If, indeed, the Congressman ever runs for higher office, this dimension will be subjected to far greater scrutiny than it has, to date. This is justifiable and should be explored. But as a committed Christian myself, as well as one who understands the moorings on which this nation was birthed, I was repeatedly appreciative of the reverential, even Christ-centered atmosphere that characterizes the Mike Pence operation.
I reveled in every moment of the two days, but the last two rallies contained an extra measure of resonance for me. My friends and I fought hard, though we ultimately came up short, to see Marlin Stutzman nominated for Evan Bayh’s Senate seat this last May.
But on Thursday afternoon, I stood shoulder to shoulder with my former primary antagonists, who are now not only allies, but friends: David Keller, Pete Seat and Matt Brinkman, supporting Marlin as he heads to victory this next Tuesday in Indiana’s 3rd Congressional District. We concurred that this is what Republicans do; we engage in spirited contests, but close ranks at the end of the day.
We piloted the day to a gloriously triumphant close in my own town of Kokomo. Our Tea Party organizers there pulled out all the stops and brought 400 people out to Stephens Machine Shop for a rally with Jackie Walorski, our candidate in the 2nd District to topple alleged “blue dog” Joe Donnelly. I have never been prouder of my town; if the unbridled enthusiasm of that crowd is any indicator at all, Joe Donnelly is going home to South Bend this January. Congressman Pence introduced Jackie Walorski, confessing to the crowd that “this is one lady I don’t ever want to follow at the podium” and urging all gathered that “we MUST hire Jackie Walorski if we want to fire Nancy Pelosi!”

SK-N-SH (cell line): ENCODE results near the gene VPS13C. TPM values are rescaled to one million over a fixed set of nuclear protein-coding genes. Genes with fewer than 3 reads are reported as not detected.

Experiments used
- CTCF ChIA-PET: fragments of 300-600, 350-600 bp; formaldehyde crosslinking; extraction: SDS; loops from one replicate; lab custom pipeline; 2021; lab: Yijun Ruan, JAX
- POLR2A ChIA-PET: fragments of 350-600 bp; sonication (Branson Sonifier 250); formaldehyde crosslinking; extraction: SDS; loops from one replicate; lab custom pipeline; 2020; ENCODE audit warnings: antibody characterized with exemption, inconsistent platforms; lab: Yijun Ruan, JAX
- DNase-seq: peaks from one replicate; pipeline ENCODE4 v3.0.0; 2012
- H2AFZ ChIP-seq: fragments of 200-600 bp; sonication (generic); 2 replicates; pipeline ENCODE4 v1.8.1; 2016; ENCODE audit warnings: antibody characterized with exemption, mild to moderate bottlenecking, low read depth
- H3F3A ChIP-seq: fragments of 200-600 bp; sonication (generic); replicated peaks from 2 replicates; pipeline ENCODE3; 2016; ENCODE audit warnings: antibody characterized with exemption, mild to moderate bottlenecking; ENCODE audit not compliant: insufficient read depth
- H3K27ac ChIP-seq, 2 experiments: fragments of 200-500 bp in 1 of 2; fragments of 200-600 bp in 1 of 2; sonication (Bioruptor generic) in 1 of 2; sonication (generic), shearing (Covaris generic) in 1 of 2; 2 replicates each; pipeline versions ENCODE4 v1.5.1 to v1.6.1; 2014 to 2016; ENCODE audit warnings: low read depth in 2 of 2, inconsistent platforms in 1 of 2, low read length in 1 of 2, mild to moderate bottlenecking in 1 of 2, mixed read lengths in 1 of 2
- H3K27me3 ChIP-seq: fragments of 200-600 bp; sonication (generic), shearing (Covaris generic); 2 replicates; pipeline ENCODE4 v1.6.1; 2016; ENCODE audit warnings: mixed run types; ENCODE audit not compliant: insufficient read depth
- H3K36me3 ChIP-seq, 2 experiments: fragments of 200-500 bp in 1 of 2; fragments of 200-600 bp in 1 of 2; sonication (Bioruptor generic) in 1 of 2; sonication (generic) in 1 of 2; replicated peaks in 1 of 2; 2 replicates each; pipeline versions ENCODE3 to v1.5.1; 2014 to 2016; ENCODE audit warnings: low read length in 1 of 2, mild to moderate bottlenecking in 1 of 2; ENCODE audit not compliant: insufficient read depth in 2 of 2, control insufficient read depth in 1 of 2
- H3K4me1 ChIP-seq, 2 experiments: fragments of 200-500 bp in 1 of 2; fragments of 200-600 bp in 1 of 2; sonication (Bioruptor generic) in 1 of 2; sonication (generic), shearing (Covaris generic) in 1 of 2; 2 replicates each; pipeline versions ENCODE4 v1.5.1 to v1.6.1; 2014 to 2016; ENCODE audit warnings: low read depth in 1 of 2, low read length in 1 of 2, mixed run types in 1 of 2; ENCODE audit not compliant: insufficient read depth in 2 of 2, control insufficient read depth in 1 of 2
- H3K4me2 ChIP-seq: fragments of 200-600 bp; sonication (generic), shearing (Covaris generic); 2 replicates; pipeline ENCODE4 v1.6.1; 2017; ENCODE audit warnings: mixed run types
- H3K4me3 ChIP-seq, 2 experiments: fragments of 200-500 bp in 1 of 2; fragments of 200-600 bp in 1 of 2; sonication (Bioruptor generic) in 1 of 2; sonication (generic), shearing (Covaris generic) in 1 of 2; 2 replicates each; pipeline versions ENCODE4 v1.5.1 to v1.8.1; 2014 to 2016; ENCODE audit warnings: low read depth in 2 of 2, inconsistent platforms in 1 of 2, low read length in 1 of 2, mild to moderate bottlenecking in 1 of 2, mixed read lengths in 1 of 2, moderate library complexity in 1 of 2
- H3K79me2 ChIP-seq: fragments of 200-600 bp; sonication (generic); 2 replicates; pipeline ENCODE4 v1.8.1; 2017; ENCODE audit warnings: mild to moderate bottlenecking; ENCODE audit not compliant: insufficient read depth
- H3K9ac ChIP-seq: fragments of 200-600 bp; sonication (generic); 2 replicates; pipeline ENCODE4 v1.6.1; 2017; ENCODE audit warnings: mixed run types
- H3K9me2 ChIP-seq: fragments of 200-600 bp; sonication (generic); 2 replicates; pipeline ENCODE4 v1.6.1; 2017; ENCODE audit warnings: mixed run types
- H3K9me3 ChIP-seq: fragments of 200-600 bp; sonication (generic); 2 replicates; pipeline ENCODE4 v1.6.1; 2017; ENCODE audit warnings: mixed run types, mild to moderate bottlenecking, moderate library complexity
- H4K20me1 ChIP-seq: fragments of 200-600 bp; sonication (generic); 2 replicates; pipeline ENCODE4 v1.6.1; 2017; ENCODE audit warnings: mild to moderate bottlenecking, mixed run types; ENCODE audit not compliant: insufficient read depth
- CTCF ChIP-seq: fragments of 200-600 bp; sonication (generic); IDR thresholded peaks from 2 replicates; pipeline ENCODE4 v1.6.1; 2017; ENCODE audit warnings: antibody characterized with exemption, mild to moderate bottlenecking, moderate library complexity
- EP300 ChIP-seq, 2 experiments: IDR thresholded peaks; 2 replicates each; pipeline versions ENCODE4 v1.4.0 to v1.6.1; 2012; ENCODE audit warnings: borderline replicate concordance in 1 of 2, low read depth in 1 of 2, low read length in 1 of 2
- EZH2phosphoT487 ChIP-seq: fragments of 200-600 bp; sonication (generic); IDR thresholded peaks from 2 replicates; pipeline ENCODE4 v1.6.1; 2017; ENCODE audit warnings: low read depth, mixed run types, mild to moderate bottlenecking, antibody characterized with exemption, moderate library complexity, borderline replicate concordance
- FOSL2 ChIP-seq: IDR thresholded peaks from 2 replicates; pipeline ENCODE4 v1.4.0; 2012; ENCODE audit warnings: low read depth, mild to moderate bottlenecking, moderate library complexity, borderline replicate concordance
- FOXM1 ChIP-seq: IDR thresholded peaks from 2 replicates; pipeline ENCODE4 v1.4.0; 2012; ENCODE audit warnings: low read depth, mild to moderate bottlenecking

On the final leg back to Indianapolis, I disclosed to my friend, Chris Crabtree, that the two day swing had elicited a completely unexpected, but welcome delight for me. I knew that I would derive joy from hanging out with fellow political junkies for two days and that two days of backstage access to one of America’s most popular conservative politicians was a rare treasure many would envy. That much, I could readily discern was in store.
I was, however, absolutely blindsided by the emotional impact of the speeches I heard from new candidates for our Indiana state legislature. These weren’t tear-jerking, maudlin set pieces. No, these were ordinary men and women, from all walks of life and multiple vocations, who arrived at the same realization over the course of the last 2 years. The narrative varied somewhat in minor details, but the general tenor was unwaveringly similar: “I never thought I would run for office! But I watched what was happening to my country and realized that I had no choice. I had to step up if I wanted to preserve for my children and/or grandchildren the country that has given me so much.”
I only wish President Obama could have been present to view what his “hope and change” has inspire!